– “AI systems must do what we want them to do” begs the question of who is “we?” There are 92 references included in this letter, all of them from CS, AI and political scientists, there are many references to approaching, civilization threatening “singularity,” several references to possibilities for “mind uploading,” but not a single reference from a biologist or a neural scientist. To call such an approach to study of intellect “interdisciplinary” is just not credible.
– “Identify research directions that can maximize societal benefits” is outright chilling. Again, who decides whether research is “socially desirable?”
– “AI super-intelligence will not act with human wishes and will threaten the humanity” is just a cover for justification of the attempted power grab of AI group over the competing approaches to study of intellect.
AI researchers, on the other hand, start with the a priori assumption that the brain is quite simple, really just a carbon version of a Von Neumann CPU. As Google Brain AI researcher and FLI letter signatory, Illya Sutskever, recently told me, “[The] brain absolutely is just a CPU and further study of brain would be a waste of my time.” This is almost word for word repetition of famous statement of Noam Chomsky made decades ago “predicting” the existence of a language “generator” in the brain.
FLI letter signatories say: Do not to worry, “we” will allow “good” AI and “identify research directions” in order to maximize societal benefits and eradicate diseases and poverty. I believe that it would be precisely the newly emerging neural science groups which would suffer if AI is allowed to regulate research direction in this field. Why should “evidence” like this allow AI scientists to control what biologists and neural scientists can and cannot do?
THE FIRST SELF-DRIVING CARS are expected to hit showrooms within five years. Their autonomous capabilities will be largely limited to highways, where there aren’t things like pedestrians and cyclists to deal with, and you won’t fully cede control. As long as the road is clear, the car’s in charge. But when all that computing power senses trouble, like construction or rough weather, it will have you take the wheel.
The problem is, that switch will not—because it cannot—happen immediately.
The primary benefit of autonomous technology is to increase safety and decrease congestion. A secondary upside to letting the car do the driving is letting you can focus on crafting pithy tweets, texting, or do anything else you’d rather be doing. And while any rules the feds concoct likely will prohibit catching Zs behind the wheel, there’s no arguing that someone won’t try it.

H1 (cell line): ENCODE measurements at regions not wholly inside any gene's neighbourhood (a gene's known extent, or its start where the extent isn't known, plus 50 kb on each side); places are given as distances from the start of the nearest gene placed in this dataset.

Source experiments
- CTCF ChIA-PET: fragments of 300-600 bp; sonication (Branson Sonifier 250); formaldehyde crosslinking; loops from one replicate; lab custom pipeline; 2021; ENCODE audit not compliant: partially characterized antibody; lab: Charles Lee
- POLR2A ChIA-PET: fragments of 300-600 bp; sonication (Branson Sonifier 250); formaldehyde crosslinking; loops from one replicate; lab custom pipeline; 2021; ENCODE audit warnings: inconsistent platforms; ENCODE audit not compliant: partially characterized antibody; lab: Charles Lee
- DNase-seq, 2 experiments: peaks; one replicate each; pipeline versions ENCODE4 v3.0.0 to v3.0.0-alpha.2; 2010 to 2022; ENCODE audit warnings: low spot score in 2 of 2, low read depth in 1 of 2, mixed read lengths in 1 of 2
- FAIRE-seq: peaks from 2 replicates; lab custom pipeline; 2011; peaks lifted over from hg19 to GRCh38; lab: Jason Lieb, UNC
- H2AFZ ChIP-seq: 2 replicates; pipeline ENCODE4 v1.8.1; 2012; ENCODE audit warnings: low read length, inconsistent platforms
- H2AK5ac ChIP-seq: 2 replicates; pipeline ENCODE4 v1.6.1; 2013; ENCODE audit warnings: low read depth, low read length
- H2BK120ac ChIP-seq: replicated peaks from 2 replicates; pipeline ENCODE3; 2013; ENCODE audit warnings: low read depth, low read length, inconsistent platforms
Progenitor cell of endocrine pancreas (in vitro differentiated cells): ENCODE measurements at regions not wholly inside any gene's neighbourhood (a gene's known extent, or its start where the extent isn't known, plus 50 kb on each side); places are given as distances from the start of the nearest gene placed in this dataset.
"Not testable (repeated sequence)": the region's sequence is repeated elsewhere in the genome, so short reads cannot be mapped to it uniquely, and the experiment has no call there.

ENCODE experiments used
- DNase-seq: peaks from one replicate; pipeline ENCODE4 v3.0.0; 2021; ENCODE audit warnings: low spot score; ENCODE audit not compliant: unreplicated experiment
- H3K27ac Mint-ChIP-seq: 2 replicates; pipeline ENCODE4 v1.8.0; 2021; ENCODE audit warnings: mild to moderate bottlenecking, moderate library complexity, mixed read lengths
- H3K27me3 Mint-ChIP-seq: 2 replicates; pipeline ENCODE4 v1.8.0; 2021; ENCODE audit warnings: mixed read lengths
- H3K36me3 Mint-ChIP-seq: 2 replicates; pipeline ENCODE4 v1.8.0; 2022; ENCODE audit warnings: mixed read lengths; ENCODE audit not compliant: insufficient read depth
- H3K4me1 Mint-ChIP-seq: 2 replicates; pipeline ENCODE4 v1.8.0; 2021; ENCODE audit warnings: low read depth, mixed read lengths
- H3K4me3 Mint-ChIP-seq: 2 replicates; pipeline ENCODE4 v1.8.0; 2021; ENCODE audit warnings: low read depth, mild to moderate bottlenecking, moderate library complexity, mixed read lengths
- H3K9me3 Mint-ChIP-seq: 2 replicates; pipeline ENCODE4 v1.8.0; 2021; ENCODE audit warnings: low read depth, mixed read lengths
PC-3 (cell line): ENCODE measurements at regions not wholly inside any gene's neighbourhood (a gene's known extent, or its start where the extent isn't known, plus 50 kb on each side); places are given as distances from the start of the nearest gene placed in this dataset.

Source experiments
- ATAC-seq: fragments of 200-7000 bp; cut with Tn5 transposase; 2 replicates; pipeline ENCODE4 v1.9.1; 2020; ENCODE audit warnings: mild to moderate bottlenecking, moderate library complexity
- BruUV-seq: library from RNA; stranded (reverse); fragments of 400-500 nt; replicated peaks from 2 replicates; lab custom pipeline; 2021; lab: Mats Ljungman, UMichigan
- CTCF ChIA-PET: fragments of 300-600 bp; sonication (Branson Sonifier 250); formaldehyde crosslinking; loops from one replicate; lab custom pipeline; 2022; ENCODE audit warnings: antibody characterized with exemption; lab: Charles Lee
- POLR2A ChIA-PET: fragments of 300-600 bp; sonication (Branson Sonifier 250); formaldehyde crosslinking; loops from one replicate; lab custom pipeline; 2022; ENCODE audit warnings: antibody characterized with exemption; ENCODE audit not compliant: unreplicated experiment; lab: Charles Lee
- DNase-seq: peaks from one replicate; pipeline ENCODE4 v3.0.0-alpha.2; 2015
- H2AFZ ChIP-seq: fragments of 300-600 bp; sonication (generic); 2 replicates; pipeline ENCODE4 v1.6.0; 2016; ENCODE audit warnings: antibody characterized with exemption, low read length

Audi’s testing has shown it takes an average of 3 to 7 seconds—and as long as 10—for a driver to snap to attention and take control, even when prompted by flashing lights and verbal warnings. This means engineers must ensure an autonomous Audi can handle any situation for at least that long. This is not insignificant, because a lot can happen in 10 seconds, especially when a vehicle is moving more than 100 feet per second.
The point is, the world’s highways are a crazy, unpredictable place where anything can happen. And they don’t even have the pedestrians and cyclists and buses and taxis and delivery vans and countless other things that make autonomous driving in an urban setting so tricky. So how do you prepare for every situation imaginable?
The AI community has begun to take the downside risk of AI very seriously. I attended a Future of AI workshop in January of 2015 in Puerto Rico sponsored by the Future of Life Institute. The ethical consequences of AI were front and center. There are four key thrusts the AI community is focusing research on to get better outcomes with future AIs:
Verification – Research into methods of guaranteeing that the systems we build actually meet the specifications we set.
Validation – Research into ensuring that the specifications, even if met, do not result in unwanted behaviors and consequences.
Security – Research on building systems that are increasingly difficult to tamper with – internally or externally.
Control – Research to ensure that we can interrupt AI systems (even with other AIs) if and when something goes wrong, and get them back on track.
These aren’t just philosophical or ethical considerations, they are system design issues. I think we’ll see a greater focus on these kinds of issues not just in AI, but in software generally as we develop systems with more power and complexity.
Will AIs ever be completely risk free? I don’t think so. Humans are not risk free! There is a predator/prey aspect to this in terms of malicious groups who choose to develop these technologies in harmful ways. However, the vast majority of people, including researchers and developers in AI, are not malicious. Most of the world’s intellect and energy will be spent on building society up, not tearing it down. In spite of this, we need to do a better job anticipating the potential consequences of our technologies, and being proactive about creating the outcomes that improve human health and the environment. That is a particular challenge with AI technology that can improve itself. Meeting this challenge will make it much more likely that we can succeed in reaching for the stars.